Too much, too soon?
Be careful for what you wish for because you just might get it?
Just throwing a couple of adages out there to ponder.
I know we’re in phases of reopening businesses across the state as we need to trigger the economy back toward normalcy.
Let’s get something straight: Things aren’t going to be “normal” for a long, long time, if ever.
Sure, people are getting back to work unless they’re choosing to take the $875 unemployment a week through July that is more than what they typically make a week.
Restaurants and bars are phasing their way toward normalcy, but in reality, many have pushed the envelope and have broken all the rules.
Just as we ignored the warning signs of the COVID-19 virus before the shutdown — and I’m as guilty as any — we’re dismissing what is still happening.
Positive cases are still rising and I realize more people are getting tested. Granted, only about .2 percent of people who have contracted the virus have died, and most scoff at that because more people die of the regular flu. However, what if it’s a person you love — a spouse, a grandparent, a friend, a child? Gets a little deeper then, doesn’t it?
I’m not saying I disagree with trying to return to normalcy, but it just seems we’re going all-out instead of being somewhat sensible.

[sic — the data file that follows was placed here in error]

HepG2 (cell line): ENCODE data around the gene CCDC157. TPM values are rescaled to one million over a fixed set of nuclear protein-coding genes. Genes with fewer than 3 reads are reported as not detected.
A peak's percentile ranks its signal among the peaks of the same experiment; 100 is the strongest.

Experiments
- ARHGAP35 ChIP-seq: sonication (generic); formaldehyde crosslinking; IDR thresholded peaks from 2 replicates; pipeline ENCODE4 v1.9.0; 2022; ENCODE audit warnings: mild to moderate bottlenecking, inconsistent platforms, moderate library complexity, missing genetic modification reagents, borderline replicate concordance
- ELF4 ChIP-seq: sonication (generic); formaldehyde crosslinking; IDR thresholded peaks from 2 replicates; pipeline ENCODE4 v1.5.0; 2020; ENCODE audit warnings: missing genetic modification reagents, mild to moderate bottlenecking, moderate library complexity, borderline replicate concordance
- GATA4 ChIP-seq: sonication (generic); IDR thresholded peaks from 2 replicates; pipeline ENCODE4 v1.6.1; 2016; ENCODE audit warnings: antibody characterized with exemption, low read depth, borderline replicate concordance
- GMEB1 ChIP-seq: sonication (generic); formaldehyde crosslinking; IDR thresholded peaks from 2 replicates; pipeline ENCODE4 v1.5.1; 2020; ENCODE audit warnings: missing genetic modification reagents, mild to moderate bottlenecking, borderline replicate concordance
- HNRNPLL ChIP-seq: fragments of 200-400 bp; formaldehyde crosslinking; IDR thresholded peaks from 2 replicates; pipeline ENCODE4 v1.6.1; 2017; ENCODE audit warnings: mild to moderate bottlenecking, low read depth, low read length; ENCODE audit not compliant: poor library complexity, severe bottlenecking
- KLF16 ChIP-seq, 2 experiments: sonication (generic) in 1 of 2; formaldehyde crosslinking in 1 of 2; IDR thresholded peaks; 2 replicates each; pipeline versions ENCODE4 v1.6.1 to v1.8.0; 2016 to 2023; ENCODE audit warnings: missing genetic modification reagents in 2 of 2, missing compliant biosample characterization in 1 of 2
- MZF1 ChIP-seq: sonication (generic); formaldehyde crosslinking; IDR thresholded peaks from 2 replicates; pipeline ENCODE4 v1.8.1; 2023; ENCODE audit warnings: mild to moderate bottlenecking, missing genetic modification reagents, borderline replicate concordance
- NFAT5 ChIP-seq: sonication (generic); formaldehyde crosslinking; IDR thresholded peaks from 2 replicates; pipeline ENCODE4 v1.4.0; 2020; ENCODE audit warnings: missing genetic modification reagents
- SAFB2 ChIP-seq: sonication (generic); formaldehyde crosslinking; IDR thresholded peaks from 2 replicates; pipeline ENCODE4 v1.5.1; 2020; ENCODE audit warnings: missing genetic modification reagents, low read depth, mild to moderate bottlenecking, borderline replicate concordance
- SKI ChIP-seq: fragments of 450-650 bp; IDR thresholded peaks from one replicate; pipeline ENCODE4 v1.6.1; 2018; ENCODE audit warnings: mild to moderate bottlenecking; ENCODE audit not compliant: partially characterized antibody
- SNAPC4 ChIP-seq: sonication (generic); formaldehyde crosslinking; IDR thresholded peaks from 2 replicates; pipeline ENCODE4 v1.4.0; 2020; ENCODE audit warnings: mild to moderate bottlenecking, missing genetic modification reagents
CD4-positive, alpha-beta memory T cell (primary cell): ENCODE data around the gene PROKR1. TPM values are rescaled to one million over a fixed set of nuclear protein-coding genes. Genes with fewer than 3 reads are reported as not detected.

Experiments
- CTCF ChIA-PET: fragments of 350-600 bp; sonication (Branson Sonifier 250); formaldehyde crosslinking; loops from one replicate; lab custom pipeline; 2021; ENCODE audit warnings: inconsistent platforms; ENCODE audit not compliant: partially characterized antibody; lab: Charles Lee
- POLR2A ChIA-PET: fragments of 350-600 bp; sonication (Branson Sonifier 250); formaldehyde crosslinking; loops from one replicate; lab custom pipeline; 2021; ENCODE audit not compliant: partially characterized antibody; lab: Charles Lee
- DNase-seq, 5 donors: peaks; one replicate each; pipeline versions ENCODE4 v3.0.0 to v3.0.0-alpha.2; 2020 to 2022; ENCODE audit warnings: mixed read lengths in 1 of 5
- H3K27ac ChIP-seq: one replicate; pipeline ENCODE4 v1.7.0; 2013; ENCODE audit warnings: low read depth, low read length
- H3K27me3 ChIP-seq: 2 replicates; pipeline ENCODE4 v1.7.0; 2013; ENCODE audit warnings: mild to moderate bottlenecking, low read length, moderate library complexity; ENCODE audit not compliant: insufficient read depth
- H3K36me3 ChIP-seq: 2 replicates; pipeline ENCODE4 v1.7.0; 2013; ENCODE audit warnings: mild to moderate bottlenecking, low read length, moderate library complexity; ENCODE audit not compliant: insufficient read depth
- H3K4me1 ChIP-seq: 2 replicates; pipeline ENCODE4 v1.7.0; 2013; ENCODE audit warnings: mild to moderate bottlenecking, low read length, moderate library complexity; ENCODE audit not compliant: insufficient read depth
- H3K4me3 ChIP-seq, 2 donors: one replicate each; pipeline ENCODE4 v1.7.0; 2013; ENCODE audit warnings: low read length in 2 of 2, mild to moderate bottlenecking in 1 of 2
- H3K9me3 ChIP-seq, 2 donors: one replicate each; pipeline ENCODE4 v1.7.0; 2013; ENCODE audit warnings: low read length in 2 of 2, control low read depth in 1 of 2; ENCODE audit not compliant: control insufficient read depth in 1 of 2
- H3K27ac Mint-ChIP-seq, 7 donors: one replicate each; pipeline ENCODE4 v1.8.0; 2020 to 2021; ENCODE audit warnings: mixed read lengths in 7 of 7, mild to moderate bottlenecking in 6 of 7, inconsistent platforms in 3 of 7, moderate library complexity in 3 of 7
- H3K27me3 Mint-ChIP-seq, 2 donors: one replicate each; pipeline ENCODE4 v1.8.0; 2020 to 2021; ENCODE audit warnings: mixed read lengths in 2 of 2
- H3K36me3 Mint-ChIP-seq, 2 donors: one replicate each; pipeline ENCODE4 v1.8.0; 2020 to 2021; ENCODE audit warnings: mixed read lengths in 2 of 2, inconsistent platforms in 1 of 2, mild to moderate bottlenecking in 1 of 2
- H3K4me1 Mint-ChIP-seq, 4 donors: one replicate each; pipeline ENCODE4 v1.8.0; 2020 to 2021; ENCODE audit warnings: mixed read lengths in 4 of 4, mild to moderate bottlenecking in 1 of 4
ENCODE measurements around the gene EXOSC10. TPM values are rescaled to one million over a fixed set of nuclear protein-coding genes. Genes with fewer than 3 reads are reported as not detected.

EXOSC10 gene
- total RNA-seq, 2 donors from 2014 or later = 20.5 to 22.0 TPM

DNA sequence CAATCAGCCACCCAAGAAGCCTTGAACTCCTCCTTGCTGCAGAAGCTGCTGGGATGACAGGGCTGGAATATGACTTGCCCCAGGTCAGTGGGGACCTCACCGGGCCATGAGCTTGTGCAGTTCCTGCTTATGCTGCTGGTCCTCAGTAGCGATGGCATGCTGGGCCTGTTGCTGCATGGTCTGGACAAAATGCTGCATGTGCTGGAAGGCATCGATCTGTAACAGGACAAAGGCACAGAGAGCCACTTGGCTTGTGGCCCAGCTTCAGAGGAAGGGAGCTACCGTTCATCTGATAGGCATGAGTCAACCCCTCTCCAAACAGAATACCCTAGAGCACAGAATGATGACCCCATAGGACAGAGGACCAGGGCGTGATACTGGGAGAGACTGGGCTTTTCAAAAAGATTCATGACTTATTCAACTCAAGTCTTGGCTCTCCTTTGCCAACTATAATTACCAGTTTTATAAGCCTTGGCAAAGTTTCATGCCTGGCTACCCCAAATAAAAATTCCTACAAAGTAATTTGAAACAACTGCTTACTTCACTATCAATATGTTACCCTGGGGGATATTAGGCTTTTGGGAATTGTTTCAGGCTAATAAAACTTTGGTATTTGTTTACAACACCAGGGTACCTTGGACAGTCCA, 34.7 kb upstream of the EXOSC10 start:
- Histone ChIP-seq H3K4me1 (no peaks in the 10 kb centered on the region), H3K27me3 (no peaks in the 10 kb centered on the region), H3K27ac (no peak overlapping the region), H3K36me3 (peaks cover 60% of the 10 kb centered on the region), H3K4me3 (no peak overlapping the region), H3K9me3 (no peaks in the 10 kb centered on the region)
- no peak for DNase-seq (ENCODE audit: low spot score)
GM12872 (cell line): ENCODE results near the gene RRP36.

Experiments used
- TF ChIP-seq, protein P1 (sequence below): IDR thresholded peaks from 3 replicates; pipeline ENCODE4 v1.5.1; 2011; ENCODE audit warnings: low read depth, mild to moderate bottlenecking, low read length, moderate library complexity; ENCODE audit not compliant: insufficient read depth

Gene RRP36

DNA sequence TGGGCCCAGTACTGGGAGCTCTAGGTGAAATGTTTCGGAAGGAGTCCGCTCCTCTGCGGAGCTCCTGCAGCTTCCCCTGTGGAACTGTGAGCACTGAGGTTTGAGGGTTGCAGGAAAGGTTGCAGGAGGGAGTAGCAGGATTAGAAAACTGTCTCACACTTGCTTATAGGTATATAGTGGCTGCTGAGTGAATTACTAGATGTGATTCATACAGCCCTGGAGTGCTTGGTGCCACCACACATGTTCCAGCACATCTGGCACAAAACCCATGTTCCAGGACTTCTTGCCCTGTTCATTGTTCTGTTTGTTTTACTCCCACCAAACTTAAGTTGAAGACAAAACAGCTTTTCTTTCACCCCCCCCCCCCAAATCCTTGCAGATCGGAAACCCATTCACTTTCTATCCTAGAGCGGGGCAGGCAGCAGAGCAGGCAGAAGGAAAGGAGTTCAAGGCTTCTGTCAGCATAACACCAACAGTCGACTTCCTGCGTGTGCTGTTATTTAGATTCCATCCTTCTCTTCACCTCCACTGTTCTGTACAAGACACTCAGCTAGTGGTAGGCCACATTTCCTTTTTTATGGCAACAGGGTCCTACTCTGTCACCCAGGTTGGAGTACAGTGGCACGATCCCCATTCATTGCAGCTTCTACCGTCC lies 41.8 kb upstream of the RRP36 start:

High school football players in Rutherford County returned to the field on Monday with major restrictions. Coaches want to coach and players want to play, which is understandable as this quarantine stuff has been a major pain. Additionally, the coaches are going to take any, and all, precautions possible.
Obviously, my thinking is a little different in that I think maybe we’re getting back to things a little too soon.
Rutherford County was called a hot spot to watch last week as it had moved to fourth overall in COVID-19 positive cases in the state behind Davidson County, Shelby County and Trousdale County, which was just above our county because most occurred in a prison.
I don’t think we should be petrified of the virus, but we must respect it.
What would it hurt to see what happens in the month of June?
The University of Oklahoma football program isn’t bringing back its players until July 1 as head coach Lincoln Riley said it’s too dangerous to bring players in so soon.
That seems like a better game plan than June 1. We could evaluate the numbers and data for a good month after the reopening, and it would still give Tennessee high school football teams about six weeks to prepare for the season.
Plus, if you’re not good enough to compete in six weeks, you’re not going to be good anyway.
And as for normalcy? The teams that have been the top contenders year in and year out aren’t going to change.
Monte Hale Jr. is sports editor of The Murfreesboro Post. Email him at firstname.lastname@example.org